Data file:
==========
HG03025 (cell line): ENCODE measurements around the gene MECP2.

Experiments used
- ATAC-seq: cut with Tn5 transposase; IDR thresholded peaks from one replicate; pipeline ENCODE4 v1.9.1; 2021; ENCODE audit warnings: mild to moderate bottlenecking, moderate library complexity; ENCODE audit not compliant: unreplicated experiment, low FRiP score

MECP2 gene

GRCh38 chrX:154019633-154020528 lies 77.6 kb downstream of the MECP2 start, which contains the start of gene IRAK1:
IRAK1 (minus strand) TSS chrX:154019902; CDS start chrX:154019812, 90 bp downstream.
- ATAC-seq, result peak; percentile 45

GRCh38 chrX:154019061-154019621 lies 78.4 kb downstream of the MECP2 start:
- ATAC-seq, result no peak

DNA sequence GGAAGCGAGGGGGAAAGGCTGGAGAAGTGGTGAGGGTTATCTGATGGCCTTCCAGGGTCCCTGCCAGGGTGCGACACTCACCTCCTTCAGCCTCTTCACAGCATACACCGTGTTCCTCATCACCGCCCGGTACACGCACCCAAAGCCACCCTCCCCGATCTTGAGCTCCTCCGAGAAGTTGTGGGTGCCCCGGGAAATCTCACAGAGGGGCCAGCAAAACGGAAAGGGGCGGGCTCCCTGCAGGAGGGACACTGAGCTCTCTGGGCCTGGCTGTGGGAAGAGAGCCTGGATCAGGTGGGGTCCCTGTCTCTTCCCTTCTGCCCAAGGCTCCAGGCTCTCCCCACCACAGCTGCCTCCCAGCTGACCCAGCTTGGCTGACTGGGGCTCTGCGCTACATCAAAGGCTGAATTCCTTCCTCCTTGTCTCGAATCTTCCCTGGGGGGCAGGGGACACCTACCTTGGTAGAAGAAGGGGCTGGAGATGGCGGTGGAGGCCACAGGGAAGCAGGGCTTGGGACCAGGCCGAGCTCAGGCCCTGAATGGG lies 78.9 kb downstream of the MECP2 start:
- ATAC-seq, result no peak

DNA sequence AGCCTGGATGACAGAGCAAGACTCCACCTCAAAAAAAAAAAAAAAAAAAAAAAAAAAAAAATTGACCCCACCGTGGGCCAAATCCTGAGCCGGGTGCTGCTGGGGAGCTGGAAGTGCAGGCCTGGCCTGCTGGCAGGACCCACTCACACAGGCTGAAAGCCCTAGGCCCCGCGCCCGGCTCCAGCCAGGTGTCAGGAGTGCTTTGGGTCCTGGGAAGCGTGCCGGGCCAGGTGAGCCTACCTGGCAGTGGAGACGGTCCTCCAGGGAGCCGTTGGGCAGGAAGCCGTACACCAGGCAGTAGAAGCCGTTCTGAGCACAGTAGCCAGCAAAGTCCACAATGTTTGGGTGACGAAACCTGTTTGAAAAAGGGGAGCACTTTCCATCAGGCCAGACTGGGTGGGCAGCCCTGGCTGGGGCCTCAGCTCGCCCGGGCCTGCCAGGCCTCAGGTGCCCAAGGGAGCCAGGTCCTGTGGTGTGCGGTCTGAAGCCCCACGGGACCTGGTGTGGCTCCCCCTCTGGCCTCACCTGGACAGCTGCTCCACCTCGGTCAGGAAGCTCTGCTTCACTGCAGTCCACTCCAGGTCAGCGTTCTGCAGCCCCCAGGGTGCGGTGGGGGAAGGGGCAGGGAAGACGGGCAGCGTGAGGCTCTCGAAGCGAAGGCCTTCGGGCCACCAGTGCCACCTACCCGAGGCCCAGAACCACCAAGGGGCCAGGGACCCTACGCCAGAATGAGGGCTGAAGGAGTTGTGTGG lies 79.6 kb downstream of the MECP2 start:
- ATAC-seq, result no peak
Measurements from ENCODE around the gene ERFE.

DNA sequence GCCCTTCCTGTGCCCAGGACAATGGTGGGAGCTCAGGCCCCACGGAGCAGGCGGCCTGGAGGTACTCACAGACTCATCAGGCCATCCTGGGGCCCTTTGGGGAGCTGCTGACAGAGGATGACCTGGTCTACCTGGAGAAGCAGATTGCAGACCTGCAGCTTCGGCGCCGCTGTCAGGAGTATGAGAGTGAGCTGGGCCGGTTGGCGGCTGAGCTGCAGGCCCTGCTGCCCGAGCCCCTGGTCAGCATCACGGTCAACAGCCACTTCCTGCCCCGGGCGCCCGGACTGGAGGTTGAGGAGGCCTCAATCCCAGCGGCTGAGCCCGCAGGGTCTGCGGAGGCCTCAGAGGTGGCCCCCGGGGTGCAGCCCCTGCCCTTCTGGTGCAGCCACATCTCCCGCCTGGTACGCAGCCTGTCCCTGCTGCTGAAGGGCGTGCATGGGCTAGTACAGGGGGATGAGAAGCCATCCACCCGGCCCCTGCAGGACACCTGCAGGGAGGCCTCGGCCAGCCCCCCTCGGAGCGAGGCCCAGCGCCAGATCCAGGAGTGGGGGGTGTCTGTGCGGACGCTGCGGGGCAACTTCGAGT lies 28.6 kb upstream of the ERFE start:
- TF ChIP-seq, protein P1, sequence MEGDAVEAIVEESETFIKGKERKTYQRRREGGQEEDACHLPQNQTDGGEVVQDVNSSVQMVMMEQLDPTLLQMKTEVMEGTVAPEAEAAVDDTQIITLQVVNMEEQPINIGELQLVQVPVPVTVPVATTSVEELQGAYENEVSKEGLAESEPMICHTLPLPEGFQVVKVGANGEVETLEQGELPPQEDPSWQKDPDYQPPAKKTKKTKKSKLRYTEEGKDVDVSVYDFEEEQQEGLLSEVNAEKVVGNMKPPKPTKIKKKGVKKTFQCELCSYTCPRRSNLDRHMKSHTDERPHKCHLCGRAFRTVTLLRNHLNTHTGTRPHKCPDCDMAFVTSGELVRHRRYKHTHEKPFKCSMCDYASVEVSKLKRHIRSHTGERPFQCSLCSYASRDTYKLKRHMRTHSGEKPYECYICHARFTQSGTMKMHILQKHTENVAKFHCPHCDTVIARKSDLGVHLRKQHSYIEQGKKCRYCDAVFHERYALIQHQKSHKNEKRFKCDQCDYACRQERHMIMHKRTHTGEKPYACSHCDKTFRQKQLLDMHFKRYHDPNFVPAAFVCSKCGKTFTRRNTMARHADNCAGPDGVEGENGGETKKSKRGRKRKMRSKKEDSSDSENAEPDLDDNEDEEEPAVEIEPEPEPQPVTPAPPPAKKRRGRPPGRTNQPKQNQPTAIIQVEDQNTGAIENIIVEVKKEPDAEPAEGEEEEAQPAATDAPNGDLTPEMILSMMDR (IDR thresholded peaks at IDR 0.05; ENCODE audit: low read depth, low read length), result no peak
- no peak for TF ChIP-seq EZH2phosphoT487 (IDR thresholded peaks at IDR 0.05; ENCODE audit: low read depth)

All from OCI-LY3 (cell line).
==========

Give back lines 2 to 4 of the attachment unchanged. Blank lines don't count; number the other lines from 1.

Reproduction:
Experiments used
- ATAC-seq: cut with Tn5 transposase; IDR thresholded peaks from one replicate; pipeline ENCODE4 v1.9.1; 2021; ENCODE audit warnings: mild to moderate bottlenecking, moderate library complexity; ENCODE audit not compliant: unreplicated experiment, low FRiP score

MECP2 gene